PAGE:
The challenge is in making the place “more interesting and compelling so that if you are a neighbor you can either walk to or arrive and not feel the need to just shop and leave so quickly,” McNaughton said. “We would like to offer uses that will extend people’s willingness to stay there for a variety of other reasons, whether it be dining, or shopping, entertainment or other things. That’s the primary driver for us.”

Originally from New York, McNaughton is the founder of M2 Real Estate Advisors, a firm that provides “innovative solutions for today’s most complex real estate challenges.” Prior to being recruited by Sleiman eight months ago, he worked on rebuilding The World Trade Center and completing the Fulton Transit Hub. 

Sleiman Enterprises’ focus will not only be on Lakewood Promenade but also Miramar Plaza, which is also owned by the company, he said. “We’ve already hired an architect, and we are working on a total renovation there as well. We want to renovate and upgrade the property in a similar fashion. We believe that both Miramar and Lakewood together serve the community. We are working with tenants that I cannot disclose at this time in how to best occupy the space,” he said. 

“In Miramar, we are working on a new vision for the property so that what we are doing will be right for tenants we believe are missing in the community. With Lakewood, we have an incredible opportunity to drive scale and enhance the entire San Jose/University Boulevard intersection,” he said, noting Sleiman’s intention is to bring in desirable businesses that are “more indicative of the neighborhood, its demographic and its economic vitality. We want to bring in tenants that will be more relevant to those people who live nearby,” he said.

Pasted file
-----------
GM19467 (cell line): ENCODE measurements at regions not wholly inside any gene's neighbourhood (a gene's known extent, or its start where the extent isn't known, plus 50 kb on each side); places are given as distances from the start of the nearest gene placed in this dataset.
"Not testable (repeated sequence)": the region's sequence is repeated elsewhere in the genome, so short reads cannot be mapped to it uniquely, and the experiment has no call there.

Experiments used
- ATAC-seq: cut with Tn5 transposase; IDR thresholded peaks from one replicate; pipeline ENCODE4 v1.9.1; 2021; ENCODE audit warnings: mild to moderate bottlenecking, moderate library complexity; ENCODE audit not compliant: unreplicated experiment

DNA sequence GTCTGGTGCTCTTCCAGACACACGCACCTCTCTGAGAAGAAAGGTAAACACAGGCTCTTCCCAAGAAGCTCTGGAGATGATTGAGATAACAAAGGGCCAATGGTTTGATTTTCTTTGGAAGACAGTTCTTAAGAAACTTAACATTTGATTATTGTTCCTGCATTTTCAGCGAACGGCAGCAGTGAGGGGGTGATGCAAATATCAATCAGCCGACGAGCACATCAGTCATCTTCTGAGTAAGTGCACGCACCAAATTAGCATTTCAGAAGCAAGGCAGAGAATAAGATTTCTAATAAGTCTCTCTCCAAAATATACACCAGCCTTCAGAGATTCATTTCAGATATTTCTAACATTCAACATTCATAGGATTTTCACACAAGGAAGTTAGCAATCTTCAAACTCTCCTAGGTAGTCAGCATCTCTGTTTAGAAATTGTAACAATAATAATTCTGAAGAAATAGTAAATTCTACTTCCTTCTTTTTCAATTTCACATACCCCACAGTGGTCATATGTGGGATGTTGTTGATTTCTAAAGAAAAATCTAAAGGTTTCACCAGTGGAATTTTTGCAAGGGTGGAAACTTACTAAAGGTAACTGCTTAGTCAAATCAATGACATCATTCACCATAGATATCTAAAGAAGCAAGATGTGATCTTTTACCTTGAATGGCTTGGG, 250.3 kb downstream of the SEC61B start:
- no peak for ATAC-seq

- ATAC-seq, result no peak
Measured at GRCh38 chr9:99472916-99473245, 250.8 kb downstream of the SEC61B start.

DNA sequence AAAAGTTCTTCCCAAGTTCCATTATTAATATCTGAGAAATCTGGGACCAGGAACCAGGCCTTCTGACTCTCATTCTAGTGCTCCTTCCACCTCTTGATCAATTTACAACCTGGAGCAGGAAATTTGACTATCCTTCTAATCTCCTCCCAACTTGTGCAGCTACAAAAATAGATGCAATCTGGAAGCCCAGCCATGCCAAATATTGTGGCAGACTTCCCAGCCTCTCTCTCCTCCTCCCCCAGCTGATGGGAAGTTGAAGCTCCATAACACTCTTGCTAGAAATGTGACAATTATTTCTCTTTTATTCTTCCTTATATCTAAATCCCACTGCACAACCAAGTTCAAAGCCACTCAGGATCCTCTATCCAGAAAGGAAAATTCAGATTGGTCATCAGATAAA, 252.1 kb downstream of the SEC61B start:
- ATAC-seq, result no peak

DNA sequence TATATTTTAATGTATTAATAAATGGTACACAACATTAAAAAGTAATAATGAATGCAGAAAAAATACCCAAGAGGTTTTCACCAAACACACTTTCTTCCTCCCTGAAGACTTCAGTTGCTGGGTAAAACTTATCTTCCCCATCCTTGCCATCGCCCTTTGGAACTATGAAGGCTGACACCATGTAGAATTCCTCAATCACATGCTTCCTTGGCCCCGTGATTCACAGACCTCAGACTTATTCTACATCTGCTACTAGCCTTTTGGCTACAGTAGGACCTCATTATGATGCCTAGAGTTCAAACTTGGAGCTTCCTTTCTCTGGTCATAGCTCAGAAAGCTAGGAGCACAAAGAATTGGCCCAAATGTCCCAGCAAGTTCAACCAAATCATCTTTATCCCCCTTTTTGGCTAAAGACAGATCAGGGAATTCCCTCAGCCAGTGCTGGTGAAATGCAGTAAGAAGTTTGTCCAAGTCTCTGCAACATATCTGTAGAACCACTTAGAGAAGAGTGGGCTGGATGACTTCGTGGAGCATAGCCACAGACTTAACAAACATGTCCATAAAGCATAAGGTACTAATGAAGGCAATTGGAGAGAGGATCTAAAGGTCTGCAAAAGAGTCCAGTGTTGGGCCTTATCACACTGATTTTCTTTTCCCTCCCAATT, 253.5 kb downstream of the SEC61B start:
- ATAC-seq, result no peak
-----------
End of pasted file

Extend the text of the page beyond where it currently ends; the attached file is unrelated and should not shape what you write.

Also, in the works is finding a way to partner with the City of Jacksonville improve adjacent Crabtree Park. “I met with the head of Jacksonville’s Parks Department to understand how the City of Jacksonville was programming the parks and in what ways we may be able to partner with the City to improve Crabtree’s operations and use,” he said. “That will be our first step in finding ways to work more closely with the City to enhance public space for the community. 

“We were thrilled to gain control of the property, and we expect to hold it for decades to come,” he continued. “I know the property has been bought and sold a variety of times over the past 15 years, and we hope to, once and for all, finally give it a permanent home in terms of how its being managed and in improving the property and making it a more relevant fixture in the community. We want it to be something the neighborhood can really be proud of. We want to create a compelling experience whether you live there or are just passing through.”

By Marcia Hodgson
Resident Community News